Cat: Where are you going?
Alice: Which way should I go?
Cat: That depends on where you are going.
Alice: I don’t know.
Cat: Then it doesn’t matter which way you go.
-Lewis Carroll, Alice in Wonderland
One important aspect of goal setting that often gets overlooked, is having a plan to regularly check on one's progress. I briefly mentioned in my post last week about the importance of goal setting. Not only is it important to have goals that are measurable and descriptive, but also that we consciously set road-markers to check on our progress regularly.
One of my goals last year, and specifically for this site, was to "write more". Since I didn't have a clear picture of what "more" meant, my vague and open-ended goal didn't materialize. Indeed, I started 5 draft post over the course of 365 days, but the only one that ended up being published was my assertion that I would spend more time creating content for this site. In a way, I met my goal. I wrote more, even if none of those draft posts ever saw the light of day.
This year, my goal is a lot more tangible and concrete:
I will produce one article every week, touching on a subject of personal motivation, goal setting, time management or self-improvement. At the end of the year, my expectation is to have at least 52 published articles on this site.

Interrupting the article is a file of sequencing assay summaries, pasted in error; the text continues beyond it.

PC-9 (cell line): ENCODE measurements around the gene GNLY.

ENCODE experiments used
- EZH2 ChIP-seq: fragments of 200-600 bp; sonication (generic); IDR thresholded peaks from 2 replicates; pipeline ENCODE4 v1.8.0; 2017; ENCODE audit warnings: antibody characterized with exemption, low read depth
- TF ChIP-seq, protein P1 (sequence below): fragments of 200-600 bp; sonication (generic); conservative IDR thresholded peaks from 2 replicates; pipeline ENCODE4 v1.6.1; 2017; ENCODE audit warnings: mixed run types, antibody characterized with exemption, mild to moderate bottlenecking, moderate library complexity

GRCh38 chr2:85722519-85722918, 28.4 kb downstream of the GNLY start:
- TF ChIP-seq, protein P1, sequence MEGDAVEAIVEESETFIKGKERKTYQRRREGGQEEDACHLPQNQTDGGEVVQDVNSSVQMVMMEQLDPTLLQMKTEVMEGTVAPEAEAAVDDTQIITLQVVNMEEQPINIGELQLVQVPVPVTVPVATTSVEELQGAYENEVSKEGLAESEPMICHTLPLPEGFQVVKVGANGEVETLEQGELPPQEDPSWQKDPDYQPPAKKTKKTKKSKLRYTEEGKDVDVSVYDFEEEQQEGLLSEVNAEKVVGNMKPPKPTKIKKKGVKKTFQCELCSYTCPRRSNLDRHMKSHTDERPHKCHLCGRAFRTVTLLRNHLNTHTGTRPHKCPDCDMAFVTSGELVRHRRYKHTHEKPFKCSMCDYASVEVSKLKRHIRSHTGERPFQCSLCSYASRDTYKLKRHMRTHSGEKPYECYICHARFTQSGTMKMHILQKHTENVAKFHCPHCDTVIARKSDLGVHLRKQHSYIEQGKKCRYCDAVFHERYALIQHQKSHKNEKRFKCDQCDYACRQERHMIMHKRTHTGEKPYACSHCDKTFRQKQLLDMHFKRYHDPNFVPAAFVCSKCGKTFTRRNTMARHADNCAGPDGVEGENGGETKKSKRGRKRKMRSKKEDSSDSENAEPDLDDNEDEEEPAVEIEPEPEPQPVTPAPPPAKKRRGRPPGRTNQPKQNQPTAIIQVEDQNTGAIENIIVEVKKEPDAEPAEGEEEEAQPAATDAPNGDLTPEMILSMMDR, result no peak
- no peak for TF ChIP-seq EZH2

In this case, the check on whether I have made progress on this goal is binary. I did it, or I didn't do it and the tally goes up every week. For me, this is more an exercise of discipline than it is raw output. I could easily produce 52 articles in a short span of time, and check off my list that I successfully completed my goal of publishing 52 articles. Being committed to making progress on the promises we make to ourselves is just the start to achieving our goals.
Self-reflection then is the map we check to make sure we are on the right path. And just like navigating on a map, if we don't check our progress regularly, it is likely we will end up in an entirely different place than we intended. Just like goals have to be descriptive and measurable, so must the markers we put up in order to be able to ascertain that we're on the right track.
Another goal I have this year, is to lose 15 lbs by March 31. Let's break that down. If I currently weigh 200lbs, I will weigh 185lbs on March 31. There are 12 weeks between today, January 6 and March 31. How will I know if I am in fact losing weight? I have to step on a scale. How often? My research shows that it is normal that our body weight fluctuates by 1-5lbs on a daily basis, so once a week should be enough. A healthy weight loss should be no more than 3lbs per week, in my case, I should aim to lose 1.25lbs per week, or 15lbs/12weeks.
From here, I have enough information to reflect on what worked that week that resulted in my weight at the end of the week. I also know that there are multiple factors that impact body weight. I can think back at what did I eat? How much of it? Did I do exercise? What kind weights or cardio? For how long? What can I do differently next week? What should I continue doing?
Setting up small markers to help one adjust course is incredibly important in achieving our goals. Make sure you set some time aside to put actions to make your dreams come true!
Have you set goals for 2019 yet? How will you keep your self accountable? Let me know in the comments below!